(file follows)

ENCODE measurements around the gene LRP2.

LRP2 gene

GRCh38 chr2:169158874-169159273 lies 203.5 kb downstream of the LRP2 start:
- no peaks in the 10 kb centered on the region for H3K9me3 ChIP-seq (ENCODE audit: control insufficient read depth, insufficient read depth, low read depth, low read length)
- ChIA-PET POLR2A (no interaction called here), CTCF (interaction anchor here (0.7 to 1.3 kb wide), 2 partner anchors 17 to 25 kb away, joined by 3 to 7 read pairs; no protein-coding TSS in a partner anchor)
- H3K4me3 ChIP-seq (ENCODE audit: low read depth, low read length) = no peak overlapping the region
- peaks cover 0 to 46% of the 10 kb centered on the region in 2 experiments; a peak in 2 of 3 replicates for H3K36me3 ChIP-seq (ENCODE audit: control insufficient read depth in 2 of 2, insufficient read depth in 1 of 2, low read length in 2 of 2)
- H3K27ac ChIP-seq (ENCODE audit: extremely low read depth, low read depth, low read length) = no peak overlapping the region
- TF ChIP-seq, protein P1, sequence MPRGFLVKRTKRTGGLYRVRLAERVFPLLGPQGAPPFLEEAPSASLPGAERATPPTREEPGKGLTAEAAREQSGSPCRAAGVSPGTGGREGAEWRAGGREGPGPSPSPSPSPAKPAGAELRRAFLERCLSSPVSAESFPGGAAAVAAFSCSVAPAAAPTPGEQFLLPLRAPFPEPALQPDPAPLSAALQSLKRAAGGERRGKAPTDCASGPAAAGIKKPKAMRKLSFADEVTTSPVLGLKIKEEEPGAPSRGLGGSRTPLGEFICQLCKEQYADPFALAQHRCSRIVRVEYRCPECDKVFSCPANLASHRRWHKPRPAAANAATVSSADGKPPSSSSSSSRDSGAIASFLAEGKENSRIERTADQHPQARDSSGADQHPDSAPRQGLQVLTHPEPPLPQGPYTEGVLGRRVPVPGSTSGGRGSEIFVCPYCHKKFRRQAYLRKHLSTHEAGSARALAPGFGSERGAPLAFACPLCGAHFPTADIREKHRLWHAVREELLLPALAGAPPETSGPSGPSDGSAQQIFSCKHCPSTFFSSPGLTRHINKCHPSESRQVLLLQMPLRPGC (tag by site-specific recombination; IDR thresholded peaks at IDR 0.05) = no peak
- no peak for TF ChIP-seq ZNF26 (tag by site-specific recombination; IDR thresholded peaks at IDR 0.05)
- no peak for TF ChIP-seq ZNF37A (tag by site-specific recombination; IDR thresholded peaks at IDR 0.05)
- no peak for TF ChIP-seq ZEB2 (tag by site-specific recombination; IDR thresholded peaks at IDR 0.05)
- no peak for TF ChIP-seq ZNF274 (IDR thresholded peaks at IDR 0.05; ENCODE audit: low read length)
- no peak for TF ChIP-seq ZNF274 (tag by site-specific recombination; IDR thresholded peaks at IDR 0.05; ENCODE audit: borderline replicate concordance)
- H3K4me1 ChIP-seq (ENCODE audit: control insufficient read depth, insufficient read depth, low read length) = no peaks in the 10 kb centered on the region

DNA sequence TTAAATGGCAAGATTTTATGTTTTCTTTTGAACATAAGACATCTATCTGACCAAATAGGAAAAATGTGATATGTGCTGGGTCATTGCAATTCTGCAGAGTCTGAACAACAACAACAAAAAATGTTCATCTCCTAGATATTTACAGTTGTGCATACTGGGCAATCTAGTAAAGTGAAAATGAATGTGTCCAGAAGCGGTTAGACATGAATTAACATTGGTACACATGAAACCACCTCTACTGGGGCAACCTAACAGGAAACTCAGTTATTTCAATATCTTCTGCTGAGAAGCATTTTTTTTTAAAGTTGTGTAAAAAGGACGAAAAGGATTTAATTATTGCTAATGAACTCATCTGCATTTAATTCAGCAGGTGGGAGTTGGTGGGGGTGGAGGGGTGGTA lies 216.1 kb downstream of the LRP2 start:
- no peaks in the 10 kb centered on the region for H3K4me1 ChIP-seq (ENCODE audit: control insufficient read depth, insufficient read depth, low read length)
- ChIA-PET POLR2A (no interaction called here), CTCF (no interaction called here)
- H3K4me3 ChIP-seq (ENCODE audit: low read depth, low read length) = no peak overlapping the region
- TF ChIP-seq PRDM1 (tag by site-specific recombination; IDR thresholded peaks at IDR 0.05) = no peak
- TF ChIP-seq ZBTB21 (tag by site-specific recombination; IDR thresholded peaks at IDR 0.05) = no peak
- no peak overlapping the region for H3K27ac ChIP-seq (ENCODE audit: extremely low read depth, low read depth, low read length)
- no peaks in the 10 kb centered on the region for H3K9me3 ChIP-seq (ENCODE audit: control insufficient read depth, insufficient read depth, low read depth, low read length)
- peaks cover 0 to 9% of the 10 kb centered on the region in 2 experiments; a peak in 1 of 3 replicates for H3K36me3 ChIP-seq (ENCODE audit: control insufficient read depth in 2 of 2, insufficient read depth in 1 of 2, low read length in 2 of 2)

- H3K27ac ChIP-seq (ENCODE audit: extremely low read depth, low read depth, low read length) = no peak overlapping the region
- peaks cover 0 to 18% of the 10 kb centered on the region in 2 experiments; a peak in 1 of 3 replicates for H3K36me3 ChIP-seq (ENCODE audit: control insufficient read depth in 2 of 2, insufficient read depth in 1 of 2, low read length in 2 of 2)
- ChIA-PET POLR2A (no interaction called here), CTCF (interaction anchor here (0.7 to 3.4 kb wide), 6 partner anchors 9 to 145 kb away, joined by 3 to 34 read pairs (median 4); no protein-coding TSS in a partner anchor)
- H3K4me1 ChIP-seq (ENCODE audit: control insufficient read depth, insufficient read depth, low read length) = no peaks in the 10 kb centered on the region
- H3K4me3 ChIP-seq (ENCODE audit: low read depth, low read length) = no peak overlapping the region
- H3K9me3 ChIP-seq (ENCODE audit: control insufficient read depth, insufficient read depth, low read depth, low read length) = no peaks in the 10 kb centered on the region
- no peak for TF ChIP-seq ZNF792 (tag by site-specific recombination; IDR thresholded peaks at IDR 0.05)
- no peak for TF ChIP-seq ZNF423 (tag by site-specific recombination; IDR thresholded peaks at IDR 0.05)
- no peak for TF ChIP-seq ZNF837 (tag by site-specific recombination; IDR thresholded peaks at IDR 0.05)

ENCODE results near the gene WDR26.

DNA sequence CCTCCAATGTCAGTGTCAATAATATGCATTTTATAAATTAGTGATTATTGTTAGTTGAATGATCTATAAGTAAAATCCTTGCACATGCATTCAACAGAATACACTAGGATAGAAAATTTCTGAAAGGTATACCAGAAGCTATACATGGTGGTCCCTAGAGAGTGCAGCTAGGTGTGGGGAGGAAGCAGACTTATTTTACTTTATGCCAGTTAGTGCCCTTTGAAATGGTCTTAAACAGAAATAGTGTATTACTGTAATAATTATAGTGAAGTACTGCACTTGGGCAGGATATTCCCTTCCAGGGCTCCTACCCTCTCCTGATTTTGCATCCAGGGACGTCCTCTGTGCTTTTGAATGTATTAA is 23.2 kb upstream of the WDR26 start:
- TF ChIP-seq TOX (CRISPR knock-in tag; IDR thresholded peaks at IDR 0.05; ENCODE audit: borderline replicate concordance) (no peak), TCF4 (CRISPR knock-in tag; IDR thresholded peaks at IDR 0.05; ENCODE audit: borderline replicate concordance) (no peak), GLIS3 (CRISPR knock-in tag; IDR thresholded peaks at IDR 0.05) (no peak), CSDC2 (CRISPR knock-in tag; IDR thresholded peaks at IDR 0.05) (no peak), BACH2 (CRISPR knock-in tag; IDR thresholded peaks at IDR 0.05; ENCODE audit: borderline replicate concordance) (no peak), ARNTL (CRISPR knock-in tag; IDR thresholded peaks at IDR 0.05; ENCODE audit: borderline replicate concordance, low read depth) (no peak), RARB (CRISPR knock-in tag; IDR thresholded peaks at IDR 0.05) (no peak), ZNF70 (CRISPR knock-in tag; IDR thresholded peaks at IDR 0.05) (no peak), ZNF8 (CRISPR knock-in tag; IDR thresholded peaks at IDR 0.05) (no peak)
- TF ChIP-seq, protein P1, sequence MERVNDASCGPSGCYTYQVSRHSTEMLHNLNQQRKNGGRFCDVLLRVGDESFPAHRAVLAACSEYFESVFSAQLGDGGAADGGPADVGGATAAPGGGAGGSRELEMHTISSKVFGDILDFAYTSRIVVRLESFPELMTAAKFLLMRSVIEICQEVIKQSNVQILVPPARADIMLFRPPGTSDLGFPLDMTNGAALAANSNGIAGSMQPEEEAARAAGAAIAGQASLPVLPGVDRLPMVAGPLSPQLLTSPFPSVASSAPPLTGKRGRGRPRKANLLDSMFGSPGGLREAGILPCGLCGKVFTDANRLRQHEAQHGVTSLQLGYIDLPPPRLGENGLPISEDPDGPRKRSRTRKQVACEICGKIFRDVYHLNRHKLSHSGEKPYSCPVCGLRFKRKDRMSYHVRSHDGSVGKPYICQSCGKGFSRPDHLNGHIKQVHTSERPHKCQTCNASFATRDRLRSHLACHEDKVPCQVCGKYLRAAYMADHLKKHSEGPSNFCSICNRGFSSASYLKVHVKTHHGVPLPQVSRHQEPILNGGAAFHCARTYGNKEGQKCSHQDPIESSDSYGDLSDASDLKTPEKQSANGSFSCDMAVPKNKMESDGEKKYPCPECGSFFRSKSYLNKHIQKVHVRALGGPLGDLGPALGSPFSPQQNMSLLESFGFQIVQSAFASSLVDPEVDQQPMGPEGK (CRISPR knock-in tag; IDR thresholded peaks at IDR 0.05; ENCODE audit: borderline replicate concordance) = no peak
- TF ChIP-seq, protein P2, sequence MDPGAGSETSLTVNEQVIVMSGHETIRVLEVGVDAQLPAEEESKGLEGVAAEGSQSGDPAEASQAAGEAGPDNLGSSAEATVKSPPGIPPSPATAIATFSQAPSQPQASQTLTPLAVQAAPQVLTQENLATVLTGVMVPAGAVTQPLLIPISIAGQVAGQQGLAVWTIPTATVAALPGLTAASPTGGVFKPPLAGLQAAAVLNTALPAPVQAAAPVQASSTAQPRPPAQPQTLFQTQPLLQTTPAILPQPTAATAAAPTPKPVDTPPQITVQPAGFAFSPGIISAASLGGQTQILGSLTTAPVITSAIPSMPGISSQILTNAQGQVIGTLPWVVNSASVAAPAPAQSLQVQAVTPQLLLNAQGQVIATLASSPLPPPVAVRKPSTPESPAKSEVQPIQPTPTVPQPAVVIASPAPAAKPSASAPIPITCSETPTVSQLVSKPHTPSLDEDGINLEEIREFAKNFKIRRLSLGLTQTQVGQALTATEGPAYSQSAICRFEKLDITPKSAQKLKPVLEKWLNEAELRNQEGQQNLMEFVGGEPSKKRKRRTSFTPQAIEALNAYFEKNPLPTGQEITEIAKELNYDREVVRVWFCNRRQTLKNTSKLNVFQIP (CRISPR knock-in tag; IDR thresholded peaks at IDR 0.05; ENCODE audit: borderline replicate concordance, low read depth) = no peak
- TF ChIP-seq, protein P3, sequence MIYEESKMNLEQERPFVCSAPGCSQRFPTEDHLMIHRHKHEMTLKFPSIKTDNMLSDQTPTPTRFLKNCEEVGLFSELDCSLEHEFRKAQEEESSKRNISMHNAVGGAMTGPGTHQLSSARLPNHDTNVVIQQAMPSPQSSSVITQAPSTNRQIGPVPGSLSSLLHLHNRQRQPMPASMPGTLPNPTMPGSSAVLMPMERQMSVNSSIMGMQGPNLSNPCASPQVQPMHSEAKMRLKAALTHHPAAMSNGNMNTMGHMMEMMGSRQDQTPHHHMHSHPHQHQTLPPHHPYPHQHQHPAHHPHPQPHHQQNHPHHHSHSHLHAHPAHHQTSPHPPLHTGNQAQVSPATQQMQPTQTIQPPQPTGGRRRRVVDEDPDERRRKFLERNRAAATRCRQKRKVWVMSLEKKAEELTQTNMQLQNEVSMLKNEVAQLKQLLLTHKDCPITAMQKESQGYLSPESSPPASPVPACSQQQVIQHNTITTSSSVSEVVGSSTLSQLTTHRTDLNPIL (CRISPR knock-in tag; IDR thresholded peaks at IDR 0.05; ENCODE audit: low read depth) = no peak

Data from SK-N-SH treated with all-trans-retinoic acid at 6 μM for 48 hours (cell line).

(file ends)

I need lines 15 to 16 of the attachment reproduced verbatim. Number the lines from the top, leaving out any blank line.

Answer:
- H3K4me1 ChIP-seq (ENCODE audit: control insufficient read depth, insufficient read depth, low read length) = no peaks in the 10 kb centered on the region

DNA sequence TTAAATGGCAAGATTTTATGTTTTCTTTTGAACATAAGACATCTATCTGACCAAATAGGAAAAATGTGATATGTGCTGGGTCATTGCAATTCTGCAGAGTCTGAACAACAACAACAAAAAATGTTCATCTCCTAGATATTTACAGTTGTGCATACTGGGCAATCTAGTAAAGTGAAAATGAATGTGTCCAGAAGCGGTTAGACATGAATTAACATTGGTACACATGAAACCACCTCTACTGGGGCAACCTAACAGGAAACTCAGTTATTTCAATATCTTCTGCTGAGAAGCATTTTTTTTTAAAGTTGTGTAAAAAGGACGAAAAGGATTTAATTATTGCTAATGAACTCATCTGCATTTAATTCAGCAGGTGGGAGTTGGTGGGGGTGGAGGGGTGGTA lies 216.1 kb downstream of the LRP2 start: